The Sun's Rumpole was a wit for the ages

What he did teach me was how to live with the wrenching pain of creating a bad cartoon and then having to see it in the next day's paper.

November 17, 1999|By Mike Lane

TWENTY-eight years ago I stumbled into The Evening Sun and into the patient arms of Tommy Flannery. It was the bright idea of the editor-in-chief Price Day, to hire an untested, unpublished cartoonist from a business background, to replace Tommy who replaced Richard "Moco" Q. Yardley. My general demeanor can be described as unadulterated panic. Tommy treated my condition with generous doses of good humor and calm.

Tommy knew that editorial cartooning couldn't be taught. Editorial cartooning is a bad habit carried over from childhood, which a few adults find themselves miraculously being paid to do instead of being sent to the principal's office.

What he did teach me was how to live with the wrenching pain of creating a bad cartoon and then having to see it in the next day's paper. And how to exult in a cartoon that zings one of our favorite public servants, knowing it will be served up to the subject with his morning bacon and eggs. Oh, the joy!

We had adjoining offices for years and I can still hear his chuckles over the wall, "heh-heh-heh," and I would know someone was going to get it but good. I inherited your "heh-heh-heh," Tommy.

The cartooning world was unfair to Tommy. He was the first Evening Sun cartoonist, and, eventually, he quietly replaced a homemade legend by the name of Yardley on The Sun. But Tommy seemed opaque in a cartooning world filling up with self-promoters. He never changed his nice, steady style.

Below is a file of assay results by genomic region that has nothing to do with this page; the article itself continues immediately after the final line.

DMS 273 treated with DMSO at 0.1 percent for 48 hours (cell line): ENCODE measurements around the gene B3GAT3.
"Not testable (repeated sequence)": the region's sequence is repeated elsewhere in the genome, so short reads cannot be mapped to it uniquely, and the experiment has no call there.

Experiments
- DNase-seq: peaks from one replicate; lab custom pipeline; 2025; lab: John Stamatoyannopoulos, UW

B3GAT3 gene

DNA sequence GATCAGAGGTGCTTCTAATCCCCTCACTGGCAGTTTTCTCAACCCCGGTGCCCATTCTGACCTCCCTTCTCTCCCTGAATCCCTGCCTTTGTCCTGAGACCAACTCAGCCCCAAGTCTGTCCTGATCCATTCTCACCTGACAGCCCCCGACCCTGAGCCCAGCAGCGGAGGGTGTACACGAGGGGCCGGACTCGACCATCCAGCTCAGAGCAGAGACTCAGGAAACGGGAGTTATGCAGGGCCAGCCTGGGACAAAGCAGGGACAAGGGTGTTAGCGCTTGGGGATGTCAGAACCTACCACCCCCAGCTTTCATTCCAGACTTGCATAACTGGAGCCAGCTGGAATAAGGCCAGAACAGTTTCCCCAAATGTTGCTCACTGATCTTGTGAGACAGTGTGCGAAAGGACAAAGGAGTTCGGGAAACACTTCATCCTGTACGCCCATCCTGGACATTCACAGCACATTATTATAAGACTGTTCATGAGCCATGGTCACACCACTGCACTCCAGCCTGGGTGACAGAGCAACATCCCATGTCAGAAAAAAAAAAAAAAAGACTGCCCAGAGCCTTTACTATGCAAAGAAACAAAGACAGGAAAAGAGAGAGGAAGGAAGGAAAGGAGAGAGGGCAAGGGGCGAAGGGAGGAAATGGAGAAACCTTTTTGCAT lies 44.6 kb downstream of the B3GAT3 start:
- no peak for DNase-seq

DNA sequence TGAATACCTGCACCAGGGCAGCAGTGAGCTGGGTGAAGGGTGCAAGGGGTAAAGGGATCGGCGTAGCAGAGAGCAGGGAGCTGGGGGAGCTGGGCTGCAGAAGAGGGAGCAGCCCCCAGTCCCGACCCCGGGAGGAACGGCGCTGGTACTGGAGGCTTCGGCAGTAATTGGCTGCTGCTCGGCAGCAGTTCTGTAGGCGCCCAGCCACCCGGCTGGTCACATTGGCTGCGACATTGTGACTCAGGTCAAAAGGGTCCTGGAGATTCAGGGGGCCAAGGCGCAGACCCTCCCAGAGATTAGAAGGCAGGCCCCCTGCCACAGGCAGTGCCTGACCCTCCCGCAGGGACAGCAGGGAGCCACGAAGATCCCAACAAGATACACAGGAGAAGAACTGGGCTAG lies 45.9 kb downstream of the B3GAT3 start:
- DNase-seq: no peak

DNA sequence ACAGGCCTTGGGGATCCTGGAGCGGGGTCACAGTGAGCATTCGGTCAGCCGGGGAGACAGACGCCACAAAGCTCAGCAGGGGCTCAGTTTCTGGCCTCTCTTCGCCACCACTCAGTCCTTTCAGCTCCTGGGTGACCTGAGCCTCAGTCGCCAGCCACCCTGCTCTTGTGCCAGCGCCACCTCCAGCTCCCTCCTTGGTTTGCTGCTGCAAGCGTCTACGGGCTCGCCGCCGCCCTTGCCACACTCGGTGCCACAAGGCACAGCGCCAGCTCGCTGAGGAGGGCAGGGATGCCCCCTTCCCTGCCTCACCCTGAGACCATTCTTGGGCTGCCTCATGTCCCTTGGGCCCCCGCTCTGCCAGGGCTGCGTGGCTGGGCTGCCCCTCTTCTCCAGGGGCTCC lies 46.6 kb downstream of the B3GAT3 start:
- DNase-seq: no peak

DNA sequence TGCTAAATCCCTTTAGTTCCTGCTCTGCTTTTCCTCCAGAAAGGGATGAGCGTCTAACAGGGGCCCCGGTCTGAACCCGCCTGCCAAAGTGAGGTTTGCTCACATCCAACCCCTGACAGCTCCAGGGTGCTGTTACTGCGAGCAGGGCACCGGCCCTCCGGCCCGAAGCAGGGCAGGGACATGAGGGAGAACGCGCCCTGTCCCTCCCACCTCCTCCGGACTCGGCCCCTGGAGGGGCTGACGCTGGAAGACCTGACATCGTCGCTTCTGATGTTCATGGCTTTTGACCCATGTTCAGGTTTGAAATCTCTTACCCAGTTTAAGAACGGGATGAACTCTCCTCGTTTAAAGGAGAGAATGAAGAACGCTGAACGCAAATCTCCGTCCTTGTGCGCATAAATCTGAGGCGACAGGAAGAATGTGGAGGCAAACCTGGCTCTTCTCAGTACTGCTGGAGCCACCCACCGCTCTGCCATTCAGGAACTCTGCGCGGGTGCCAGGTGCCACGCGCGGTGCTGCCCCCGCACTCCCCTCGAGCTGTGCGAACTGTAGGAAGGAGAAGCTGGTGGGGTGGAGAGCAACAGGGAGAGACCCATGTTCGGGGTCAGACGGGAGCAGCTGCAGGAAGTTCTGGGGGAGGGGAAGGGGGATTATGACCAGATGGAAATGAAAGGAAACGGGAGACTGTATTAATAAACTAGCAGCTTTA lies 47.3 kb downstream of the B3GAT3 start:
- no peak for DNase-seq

Was he not appreciated for his wit and art? You couldn't tell it by Tommy. He just sailed on in his own easy way. He figured that all he was about was what came out of his No. 2 brush. He taught me that.

Tommy Flannery was The Sun's and Evening Sun's Irish Rumpole. He will always be remembered at gatherings with a tumbler in one hand. His other hand would be tugging at one ofyour lapels to gather you into one his sweet stories.

Swear words never escaped his lips, meanness was never part of his being. And last, he was a private man who would be embarrassed at all this fuss over him now.

But, don't worry, Tommy. You know our business. You'll be yesterday's story tomorrow and all will be quiet again. But you won't be forgotten.

Oh, and Tommy, before you go to meet St. Peter, your tie could use some straightening and there's a charcoal smudge on your nose.

Goodbye, old friend.

Mike Lane is a Sun editorial cartoonist.

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